Branchin’ Out

By Heather Brown | 09 May, 2017

While we celebrate our urban jungle in this space each week, trees are a vital part of the Columbus community. They clean our air and water. They help fight climate change. They support local species. And they bring beauty to our lives. In recent years, however, trees have come under threat from insects and severe weather. A recent report shows that to recover from these challenges, Columbus needs to plant 300,000 areas in the next five years. What can you do to help?

  1. Plant your own trees. Visit the Branch Out website for an approved tree list, then call OUPS and the City of Columbus before you start digging; they will let you know where underground utilities are buried. Once your new tree is in the ground, submit the location through the website and help move the TreeO-Meter needle closer to 300,000.
  2. You can earn up to a $100 rebate on your tree purchase, while supplies last. Visit the GreenSpot Backyards website to apply for the rebate program which is administered by Franklin Soil and Water Conservation District on behalf of the City of Columbus.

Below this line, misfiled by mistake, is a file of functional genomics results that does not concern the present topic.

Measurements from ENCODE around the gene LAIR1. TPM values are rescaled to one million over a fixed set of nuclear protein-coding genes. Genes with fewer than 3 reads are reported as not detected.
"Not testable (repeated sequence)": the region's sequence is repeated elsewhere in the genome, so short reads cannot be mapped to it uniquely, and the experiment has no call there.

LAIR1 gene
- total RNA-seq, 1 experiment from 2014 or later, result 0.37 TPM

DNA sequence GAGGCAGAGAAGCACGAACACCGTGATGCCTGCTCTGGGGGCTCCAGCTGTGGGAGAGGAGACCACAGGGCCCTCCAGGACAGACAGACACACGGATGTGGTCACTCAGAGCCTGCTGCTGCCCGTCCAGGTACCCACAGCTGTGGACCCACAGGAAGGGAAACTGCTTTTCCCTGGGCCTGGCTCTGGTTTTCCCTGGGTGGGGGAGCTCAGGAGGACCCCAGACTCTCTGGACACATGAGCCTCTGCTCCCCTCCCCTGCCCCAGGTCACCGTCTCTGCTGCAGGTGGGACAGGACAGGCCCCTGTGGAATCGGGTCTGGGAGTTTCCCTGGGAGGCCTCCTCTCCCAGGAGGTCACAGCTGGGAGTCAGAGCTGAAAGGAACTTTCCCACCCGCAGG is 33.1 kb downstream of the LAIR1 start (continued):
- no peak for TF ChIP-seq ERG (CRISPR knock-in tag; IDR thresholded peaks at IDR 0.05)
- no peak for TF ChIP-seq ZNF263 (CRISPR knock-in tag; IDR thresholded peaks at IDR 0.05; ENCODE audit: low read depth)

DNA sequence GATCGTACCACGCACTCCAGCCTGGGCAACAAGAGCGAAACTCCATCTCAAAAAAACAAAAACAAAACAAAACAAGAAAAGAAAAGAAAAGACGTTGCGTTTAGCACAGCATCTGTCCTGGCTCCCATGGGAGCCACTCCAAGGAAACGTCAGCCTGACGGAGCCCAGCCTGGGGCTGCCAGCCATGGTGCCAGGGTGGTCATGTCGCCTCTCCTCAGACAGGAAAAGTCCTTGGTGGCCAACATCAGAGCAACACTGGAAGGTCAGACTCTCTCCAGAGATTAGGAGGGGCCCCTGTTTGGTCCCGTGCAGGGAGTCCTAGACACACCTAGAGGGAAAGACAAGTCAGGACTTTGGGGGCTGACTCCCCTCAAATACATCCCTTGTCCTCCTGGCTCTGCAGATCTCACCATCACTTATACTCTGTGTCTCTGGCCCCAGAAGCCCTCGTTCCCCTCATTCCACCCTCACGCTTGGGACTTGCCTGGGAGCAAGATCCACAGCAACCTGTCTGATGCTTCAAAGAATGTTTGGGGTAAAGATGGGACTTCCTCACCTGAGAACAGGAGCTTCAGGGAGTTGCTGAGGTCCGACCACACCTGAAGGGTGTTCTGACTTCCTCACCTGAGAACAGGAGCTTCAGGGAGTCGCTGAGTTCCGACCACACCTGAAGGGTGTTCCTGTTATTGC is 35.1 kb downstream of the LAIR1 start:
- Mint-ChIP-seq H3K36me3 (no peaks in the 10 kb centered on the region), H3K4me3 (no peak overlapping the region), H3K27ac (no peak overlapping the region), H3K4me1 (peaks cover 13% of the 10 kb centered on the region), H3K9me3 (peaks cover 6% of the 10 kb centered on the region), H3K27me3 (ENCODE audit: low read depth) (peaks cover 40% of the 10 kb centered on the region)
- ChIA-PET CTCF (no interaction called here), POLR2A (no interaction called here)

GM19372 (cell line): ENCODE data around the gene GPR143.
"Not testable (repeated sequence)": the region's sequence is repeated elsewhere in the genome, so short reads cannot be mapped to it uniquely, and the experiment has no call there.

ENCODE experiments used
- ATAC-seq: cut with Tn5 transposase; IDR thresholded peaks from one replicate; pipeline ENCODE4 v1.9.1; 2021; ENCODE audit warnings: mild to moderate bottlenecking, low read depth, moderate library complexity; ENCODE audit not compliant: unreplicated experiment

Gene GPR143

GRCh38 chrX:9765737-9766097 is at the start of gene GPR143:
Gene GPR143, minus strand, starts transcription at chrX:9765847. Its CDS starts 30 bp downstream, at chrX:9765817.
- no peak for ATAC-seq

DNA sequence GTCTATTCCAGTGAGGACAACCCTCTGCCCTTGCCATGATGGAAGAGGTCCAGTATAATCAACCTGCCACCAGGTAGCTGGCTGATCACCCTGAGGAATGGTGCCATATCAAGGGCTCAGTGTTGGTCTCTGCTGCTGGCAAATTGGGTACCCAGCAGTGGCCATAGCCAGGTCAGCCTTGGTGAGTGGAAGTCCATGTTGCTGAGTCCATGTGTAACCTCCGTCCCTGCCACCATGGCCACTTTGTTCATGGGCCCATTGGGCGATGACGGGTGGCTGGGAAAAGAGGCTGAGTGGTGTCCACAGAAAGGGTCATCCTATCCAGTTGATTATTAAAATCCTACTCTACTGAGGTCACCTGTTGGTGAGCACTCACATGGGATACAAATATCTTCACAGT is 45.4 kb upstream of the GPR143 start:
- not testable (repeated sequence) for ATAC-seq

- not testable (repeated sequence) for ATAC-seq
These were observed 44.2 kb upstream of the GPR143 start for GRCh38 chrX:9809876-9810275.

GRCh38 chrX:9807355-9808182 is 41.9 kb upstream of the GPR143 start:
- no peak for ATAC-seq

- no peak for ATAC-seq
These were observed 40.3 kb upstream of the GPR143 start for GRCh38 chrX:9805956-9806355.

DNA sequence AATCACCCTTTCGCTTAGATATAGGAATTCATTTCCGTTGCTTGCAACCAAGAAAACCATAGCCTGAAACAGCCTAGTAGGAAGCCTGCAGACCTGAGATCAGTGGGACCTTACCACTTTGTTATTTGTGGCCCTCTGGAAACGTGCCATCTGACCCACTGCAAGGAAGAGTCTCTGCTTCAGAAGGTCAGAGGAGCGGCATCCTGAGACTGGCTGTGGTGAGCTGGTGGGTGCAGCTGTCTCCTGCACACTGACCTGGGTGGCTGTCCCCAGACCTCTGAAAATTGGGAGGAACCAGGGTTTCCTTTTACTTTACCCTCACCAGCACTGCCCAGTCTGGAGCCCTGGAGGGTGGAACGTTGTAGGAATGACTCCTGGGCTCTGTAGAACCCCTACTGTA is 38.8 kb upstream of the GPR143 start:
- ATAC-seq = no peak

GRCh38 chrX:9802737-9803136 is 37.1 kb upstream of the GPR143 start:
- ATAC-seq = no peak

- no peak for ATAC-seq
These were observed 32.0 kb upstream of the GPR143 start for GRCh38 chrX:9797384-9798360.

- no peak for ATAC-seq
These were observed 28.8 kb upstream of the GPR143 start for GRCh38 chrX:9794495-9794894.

3. You can also request a street tree from the City of Columbus. Simply call 614.645.3111 or visit www.311.columbus.gov to submit a service request. Use keyword “request a street tree” and follow the prompts. There is a wait list, but you can also request a permit to plant your own street tree. If approved, be sure to follow the instructions above.
  4. If you aren’t big on digging yourself, you can make a monetary donation to the Columbus Recreation and Parks Foundation to purchase and plant trees. Your donation, made online via The Columbus Foundation, is tax deductible and can be made in honor of a loved one. Hey, that’s a great Mother’s Day idea!
  5. Plan a tree planting event in your community. You can use the Branch Out online map and borrow equipment if needed. A large Earth Day event resulted in the planting of over 21,000 trees. What might your community accomplish?
  6. Finally keep an eye out for a potential free tree event this fall.  Check the Branch Out site for updates.